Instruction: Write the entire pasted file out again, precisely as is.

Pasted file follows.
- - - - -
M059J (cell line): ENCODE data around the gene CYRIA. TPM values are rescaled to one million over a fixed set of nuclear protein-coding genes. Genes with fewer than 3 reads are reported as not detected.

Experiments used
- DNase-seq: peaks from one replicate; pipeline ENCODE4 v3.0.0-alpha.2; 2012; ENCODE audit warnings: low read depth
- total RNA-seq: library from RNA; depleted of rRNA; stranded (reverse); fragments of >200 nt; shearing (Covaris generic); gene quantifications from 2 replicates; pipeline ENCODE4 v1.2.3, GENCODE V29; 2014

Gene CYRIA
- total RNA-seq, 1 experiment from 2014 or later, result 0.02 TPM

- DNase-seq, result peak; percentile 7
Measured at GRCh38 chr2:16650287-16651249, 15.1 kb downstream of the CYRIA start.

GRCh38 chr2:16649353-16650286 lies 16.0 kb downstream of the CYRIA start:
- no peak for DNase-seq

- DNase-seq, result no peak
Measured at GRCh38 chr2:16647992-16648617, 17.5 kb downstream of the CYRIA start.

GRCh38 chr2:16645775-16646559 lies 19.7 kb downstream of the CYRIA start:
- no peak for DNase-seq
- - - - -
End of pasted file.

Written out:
M059J (cell line): ENCODE data around the gene CYRIA. TPM values are rescaled to one million over a fixed set of nuclear protein-coding genes. Genes with fewer than 3 reads are reported as not detected.

Experiments used
- DNase-seq: peaks from one replicate; pipeline ENCODE4 v3.0.0-alpha.2; 2012; ENCODE audit warnings: low read depth
- total RNA-seq: library from RNA; depleted of rRNA; stranded (reverse); fragments of >200 nt; shearing (Covaris generic); gene quantifications from 2 replicates; pipeline ENCODE4 v1.2.3, GENCODE V29; 2014

Gene CYRIA
- total RNA-seq, 1 experiment from 2014 or later, result 0.02 TPM

- DNase-seq, result peak; percentile 7
Measured at GRCh38 chr2:16650287-16651249, 15.1 kb downstream of the CYRIA start.

GRCh38 chr2:16649353-16650286 lies 16.0 kb downstream of the CYRIA start:
- no peak for DNase-seq

- DNase-seq, result no peak
Measured at GRCh38 chr2:16647992-16648617, 17.5 kb downstream of the CYRIA start.

GRCh38 chr2:16645775-16646559 lies 19.7 kb downstream of the CYRIA start:
- no peak for DNase-seq